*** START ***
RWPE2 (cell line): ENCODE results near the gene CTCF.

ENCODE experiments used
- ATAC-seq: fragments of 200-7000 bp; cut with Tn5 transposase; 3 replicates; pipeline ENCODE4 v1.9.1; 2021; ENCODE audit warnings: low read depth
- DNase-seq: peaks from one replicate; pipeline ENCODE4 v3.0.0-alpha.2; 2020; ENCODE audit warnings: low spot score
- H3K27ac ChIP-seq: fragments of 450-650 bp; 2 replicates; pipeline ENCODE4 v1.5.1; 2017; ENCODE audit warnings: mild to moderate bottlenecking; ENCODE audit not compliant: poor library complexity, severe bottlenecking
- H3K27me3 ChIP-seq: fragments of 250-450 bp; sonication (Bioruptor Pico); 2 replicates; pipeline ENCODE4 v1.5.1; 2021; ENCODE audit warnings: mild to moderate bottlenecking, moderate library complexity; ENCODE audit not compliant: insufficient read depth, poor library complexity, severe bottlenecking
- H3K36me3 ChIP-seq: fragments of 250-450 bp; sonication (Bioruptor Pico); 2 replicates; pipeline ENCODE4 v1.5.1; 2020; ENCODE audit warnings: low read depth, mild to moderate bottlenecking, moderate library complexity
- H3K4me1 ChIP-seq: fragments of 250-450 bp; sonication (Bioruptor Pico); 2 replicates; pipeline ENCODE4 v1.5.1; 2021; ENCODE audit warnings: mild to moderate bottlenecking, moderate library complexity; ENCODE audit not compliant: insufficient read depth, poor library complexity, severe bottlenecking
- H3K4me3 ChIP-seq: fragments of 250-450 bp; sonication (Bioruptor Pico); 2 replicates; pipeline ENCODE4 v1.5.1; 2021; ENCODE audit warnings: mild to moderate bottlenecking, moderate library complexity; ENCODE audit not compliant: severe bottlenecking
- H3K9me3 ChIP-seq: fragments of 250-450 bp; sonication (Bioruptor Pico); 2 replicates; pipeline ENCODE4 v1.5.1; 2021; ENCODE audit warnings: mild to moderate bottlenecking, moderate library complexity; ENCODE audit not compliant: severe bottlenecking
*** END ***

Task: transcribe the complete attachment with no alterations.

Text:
RWPE2 (cell line): ENCODE results near the gene CTCF.

ENCODE experiments used
- ATAC-seq: fragments of 200-7000 bp; cut with Tn5 transposase; 3 replicates; pipeline ENCODE4 v1.9.1; 2021; ENCODE audit warnings: low read depth
- DNase-seq: peaks from one replicate; pipeline ENCODE4 v3.0.0-alpha.2; 2020; ENCODE audit warnings: low spot score
- H3K27ac ChIP-seq: fragments of 450-650 bp; 2 replicates; pipeline ENCODE4 v1.5.1; 2017; ENCODE audit warnings: mild to moderate bottlenecking; ENCODE audit not compliant: poor library complexity, severe bottlenecking
- H3K27me3 ChIP-seq: fragments of 250-450 bp; sonication (Bioruptor Pico); 2 replicates; pipeline ENCODE4 v1.5.1; 2021; ENCODE audit warnings: mild to moderate bottlenecking, moderate library complexity; ENCODE audit not compliant: insufficient read depth, poor library complexity, severe bottlenecking
- H3K36me3 ChIP-seq: fragments of 250-450 bp; sonication (Bioruptor Pico); 2 replicates; pipeline ENCODE4 v1.5.1; 2020; ENCODE audit warnings: low read depth, mild to moderate bottlenecking, moderate library complexity
- H3K4me1 ChIP-seq: fragments of 250-450 bp; sonication (Bioruptor Pico); 2 replicates; pipeline ENCODE4 v1.5.1; 2021; ENCODE audit warnings: mild to moderate bottlenecking, moderate library complexity; ENCODE audit not compliant: insufficient read depth, poor library complexity, severe bottlenecking
- H3K4me3 ChIP-seq: fragments of 250-450 bp; sonication (Bioruptor Pico); 2 replicates; pipeline ENCODE4 v1.5.1; 2021; ENCODE audit warnings: mild to moderate bottlenecking, moderate library complexity; ENCODE audit not compliant: severe bottlenecking
- H3K9me3 ChIP-seq: fragments of 250-450 bp; sonication (Bioruptor Pico); 2 replicates; pipeline ENCODE4 v1.5.1; 2021; ENCODE audit warnings: mild to moderate bottlenecking, moderate library complexity; ENCODE audit not compliant: severe bottlenecking